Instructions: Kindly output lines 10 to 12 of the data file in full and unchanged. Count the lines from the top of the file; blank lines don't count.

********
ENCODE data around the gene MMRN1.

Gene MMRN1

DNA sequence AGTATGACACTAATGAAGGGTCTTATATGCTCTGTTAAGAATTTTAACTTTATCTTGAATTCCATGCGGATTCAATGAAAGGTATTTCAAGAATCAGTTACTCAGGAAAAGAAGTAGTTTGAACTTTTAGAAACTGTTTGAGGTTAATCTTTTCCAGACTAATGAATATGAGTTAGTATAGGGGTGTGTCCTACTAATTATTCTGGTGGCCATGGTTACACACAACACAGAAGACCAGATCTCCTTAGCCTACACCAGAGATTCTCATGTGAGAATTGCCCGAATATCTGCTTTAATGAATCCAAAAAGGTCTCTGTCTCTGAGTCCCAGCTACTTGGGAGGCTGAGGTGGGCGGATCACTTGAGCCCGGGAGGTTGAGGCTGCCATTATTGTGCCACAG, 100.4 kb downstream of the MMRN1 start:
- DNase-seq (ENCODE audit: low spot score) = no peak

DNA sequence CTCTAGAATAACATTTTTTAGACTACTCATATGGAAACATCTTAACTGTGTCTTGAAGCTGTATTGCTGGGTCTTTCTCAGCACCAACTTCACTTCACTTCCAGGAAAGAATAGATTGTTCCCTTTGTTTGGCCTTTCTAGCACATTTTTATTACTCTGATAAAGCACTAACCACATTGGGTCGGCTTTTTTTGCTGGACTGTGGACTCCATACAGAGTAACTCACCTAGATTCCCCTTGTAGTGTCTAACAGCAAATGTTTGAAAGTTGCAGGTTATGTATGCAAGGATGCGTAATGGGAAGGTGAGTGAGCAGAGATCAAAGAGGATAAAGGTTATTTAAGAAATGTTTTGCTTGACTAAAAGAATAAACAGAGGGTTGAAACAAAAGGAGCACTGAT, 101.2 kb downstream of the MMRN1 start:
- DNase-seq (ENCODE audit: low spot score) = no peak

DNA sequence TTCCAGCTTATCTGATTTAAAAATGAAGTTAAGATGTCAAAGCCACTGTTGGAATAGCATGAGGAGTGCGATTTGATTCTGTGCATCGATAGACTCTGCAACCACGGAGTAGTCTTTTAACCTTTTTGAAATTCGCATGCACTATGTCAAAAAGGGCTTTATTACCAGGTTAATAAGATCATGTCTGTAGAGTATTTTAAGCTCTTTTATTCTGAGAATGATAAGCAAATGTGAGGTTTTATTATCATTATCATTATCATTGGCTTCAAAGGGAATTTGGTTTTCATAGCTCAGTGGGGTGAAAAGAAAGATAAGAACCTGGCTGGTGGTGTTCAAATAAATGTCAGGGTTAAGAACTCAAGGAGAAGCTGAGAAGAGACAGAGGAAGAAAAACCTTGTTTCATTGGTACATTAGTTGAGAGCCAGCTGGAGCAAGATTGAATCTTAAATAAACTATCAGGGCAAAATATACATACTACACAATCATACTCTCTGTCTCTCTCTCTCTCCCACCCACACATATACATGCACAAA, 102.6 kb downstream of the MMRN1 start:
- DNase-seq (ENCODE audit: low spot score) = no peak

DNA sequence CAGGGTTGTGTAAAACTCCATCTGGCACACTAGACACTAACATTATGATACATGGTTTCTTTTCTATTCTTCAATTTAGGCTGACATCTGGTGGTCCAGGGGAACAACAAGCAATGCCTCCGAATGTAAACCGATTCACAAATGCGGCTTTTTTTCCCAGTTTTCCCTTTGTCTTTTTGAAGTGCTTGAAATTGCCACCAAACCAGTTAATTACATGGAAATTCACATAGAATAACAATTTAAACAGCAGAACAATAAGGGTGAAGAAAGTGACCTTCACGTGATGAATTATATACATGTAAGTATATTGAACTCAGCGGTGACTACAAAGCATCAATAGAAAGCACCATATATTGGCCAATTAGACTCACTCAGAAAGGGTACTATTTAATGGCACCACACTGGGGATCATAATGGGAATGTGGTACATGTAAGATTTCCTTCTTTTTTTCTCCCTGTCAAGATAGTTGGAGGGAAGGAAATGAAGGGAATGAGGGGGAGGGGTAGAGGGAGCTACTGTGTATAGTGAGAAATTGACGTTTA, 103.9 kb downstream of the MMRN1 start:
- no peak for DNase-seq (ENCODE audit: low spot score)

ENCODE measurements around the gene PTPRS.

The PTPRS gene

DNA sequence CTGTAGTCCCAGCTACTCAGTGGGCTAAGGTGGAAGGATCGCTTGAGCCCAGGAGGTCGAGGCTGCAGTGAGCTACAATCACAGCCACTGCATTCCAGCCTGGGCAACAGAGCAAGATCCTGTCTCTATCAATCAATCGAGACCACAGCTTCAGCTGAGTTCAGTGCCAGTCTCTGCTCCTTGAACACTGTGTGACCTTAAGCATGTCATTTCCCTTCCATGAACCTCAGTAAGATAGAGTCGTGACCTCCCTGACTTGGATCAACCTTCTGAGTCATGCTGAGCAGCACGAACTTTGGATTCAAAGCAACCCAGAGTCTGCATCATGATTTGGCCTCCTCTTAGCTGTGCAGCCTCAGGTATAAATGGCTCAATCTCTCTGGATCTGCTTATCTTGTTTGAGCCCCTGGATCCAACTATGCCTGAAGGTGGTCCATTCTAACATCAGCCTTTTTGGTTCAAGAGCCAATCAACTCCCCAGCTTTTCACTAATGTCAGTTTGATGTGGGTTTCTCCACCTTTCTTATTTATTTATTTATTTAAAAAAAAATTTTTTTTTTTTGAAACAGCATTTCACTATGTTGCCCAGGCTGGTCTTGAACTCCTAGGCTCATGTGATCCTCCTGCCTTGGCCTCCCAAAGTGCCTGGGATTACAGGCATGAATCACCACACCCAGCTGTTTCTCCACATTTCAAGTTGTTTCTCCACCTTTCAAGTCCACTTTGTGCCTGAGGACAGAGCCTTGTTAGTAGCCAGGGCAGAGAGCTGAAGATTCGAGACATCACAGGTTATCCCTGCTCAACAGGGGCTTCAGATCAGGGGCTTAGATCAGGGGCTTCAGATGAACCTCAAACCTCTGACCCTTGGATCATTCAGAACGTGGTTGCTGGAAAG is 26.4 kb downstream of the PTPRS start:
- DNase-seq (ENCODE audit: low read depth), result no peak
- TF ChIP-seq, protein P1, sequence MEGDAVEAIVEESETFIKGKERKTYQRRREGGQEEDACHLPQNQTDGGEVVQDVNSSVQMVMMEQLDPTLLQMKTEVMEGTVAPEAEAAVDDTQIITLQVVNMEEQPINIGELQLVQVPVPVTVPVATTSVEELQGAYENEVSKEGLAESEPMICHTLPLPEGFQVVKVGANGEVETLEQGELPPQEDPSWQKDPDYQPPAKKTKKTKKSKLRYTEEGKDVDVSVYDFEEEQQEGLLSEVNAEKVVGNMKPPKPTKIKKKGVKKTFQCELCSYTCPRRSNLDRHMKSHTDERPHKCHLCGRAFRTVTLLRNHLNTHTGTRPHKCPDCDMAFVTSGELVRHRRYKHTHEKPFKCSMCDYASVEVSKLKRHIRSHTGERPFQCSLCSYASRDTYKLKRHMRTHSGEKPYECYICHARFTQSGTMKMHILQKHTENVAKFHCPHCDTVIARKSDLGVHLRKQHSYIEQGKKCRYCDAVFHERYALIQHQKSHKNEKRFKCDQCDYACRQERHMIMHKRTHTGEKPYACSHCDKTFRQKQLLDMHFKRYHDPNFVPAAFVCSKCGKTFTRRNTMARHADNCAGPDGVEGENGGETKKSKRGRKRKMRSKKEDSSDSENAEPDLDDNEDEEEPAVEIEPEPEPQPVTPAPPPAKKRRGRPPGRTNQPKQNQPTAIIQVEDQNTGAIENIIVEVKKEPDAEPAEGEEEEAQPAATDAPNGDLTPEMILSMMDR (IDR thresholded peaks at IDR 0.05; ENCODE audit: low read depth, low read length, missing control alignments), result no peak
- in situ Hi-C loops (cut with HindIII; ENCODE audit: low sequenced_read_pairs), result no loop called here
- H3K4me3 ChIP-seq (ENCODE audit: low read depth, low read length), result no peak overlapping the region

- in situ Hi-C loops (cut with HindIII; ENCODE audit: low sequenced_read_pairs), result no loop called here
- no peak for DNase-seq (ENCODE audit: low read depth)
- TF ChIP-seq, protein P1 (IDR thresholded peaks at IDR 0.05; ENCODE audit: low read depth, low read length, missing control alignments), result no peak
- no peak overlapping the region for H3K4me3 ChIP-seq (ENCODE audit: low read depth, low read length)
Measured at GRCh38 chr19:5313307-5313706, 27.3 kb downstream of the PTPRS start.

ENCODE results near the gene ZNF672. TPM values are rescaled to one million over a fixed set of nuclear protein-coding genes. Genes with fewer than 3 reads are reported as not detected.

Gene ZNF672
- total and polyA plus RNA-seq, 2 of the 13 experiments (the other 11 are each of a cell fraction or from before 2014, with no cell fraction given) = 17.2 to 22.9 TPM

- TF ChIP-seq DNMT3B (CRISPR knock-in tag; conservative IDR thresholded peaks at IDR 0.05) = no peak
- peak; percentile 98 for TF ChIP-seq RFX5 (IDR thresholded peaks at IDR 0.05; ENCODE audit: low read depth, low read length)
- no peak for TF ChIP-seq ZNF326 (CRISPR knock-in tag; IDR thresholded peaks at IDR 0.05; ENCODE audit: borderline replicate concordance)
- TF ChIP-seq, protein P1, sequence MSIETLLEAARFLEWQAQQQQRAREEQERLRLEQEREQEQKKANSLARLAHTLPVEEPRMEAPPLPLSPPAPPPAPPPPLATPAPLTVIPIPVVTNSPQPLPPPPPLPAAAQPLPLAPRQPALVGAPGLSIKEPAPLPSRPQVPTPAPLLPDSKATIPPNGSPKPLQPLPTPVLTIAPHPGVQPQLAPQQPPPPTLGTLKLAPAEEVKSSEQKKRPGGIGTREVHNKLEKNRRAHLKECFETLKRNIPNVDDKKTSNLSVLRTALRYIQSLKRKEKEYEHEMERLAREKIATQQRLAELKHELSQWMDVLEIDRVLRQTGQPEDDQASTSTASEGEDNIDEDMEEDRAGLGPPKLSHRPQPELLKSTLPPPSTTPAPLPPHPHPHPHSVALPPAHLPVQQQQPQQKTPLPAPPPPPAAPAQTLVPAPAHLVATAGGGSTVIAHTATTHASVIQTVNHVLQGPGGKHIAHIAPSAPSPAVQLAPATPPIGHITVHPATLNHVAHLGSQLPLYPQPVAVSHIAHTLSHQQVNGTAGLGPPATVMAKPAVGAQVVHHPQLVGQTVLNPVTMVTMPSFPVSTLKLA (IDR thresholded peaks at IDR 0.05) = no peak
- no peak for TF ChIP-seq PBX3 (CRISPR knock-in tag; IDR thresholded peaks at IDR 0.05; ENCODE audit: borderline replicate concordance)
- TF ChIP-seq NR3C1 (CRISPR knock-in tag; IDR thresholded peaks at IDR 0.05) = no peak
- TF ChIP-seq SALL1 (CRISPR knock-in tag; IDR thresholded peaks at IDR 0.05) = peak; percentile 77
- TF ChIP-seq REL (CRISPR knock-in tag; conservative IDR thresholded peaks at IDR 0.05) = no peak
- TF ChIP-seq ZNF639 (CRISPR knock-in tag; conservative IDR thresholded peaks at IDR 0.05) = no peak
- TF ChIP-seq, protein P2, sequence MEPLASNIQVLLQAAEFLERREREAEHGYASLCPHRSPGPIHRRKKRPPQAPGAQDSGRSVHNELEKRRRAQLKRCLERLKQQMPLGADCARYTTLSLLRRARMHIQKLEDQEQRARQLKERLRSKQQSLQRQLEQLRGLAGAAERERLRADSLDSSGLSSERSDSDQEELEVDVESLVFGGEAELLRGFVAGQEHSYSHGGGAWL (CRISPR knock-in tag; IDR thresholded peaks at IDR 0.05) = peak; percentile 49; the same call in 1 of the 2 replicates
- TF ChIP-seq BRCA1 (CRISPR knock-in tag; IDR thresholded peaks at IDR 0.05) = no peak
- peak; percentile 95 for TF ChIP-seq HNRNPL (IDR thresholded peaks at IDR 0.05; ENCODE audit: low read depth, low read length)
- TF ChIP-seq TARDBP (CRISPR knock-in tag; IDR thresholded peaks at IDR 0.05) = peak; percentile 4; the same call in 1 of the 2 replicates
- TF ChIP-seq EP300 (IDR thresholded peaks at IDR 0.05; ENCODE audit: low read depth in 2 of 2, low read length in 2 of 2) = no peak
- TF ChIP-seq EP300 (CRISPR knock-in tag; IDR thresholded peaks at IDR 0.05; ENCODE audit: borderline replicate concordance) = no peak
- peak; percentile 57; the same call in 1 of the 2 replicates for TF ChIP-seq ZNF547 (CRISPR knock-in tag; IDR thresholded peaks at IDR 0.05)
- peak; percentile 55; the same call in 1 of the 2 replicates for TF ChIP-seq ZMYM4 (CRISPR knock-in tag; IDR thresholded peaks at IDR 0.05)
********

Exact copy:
- no peak for DNase-seq (ENCODE audit: low spot score)

ENCODE measurements around the gene PTPRS.

The PTPRS gene